If you know you’ll be spending on flights in the future, you might as well earn points and miles that you can use toward a free fight. The best travel credit cards offer increased premium rates for travel purchases, and some even offer sign-up bonuses of $1,000 or more.
If you’re planning a wedding celebration, it’s a good idea to get in touch with the key people ahead of time. Let some of your ideas float with them before making any firm plans. Ask them, “We were thinking of a bachelorette party in northern Michigan, would that be something you would be interested in?” How about a weekend at an Airbnb nearby?”
Opinions differ on Venmo etiquette, but most people agree on the basics: close the transaction on time. Don’t dawdle. Same day refund no matter send or request is best for both parties.
When requesting money from someone, it’s nice to first give them a heads-up on their preferred method of communication. For example, if you usually have a conversation on Facebook Messenger, first send them a quick message letting them know they can expect a Venmo request and what for. Feel free to use emojis to have fun.
Exchange of information about salaries and expensive purchases
Another big shift between generations is whether it’s acceptable to debate how much you make and how you spend it. In a recent Bankrate survey, 42 percent of Gen Z workers and 40 percent of Millennials had shared their salary with co-workers, compared to just 19 percent of Baby Boomers.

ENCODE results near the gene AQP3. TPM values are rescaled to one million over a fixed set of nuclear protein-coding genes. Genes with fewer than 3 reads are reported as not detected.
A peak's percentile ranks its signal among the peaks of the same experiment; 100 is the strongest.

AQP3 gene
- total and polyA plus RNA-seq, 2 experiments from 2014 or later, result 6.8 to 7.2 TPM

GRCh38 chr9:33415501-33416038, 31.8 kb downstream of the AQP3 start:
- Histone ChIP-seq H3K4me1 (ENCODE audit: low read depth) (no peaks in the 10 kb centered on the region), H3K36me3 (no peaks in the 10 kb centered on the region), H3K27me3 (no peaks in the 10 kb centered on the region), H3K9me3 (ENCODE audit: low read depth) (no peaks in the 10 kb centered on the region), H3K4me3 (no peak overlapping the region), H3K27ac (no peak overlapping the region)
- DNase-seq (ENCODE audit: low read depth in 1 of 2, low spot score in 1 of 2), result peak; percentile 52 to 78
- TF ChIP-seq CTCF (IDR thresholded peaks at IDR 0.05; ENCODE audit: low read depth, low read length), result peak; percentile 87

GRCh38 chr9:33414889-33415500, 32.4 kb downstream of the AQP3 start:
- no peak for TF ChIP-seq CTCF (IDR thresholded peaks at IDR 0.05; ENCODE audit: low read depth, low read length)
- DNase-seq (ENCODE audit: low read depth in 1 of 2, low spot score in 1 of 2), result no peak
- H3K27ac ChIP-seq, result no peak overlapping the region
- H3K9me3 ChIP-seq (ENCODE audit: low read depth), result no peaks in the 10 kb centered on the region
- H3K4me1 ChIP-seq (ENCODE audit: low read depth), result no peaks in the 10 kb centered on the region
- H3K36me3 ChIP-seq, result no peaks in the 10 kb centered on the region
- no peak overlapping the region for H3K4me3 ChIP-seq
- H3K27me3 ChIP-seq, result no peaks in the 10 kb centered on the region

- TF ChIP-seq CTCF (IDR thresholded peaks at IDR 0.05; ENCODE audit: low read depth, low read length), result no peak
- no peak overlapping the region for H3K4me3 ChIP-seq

However, there are tactful ways to ask someone about their salary. Don’t ask your co-workers while they’re on the clock. Wait until you’re at an outside event like happy hour and test the waters by saying something like, “On Glassdoor, the average salary for our position is $40,000. Do you think that’s right?” This can lead to a discussion about what you both deserve if the other person is open about it.
Maybe it’s the sharing culture or the familiarity of being saddled with high student loan debt, but it’s also becoming more acceptable to ask how much you pay for things. In a 2017 Realtor.com poll, 81 percent of younger people had no qualms about asking the price of a home, while older generations were equally divided on whether they thought it was a faux pas.
If you’re not sure about asking and really want to know, a good way to test the waters is to ask a more general question like, “How much do houses in this area cost?” This can help the person with the information they have gives you, be as specific or general as she is comfortable with.
The final result
As you grow up you will find that everyone handles money differently and some are busier than others. But navigating these differences doesn’t have to be difficult. The key is to be upfront about your situation and what you’re comfortable with, and to respect the situation of others. This can be intimidating at first, but the discomfort wears off with practice.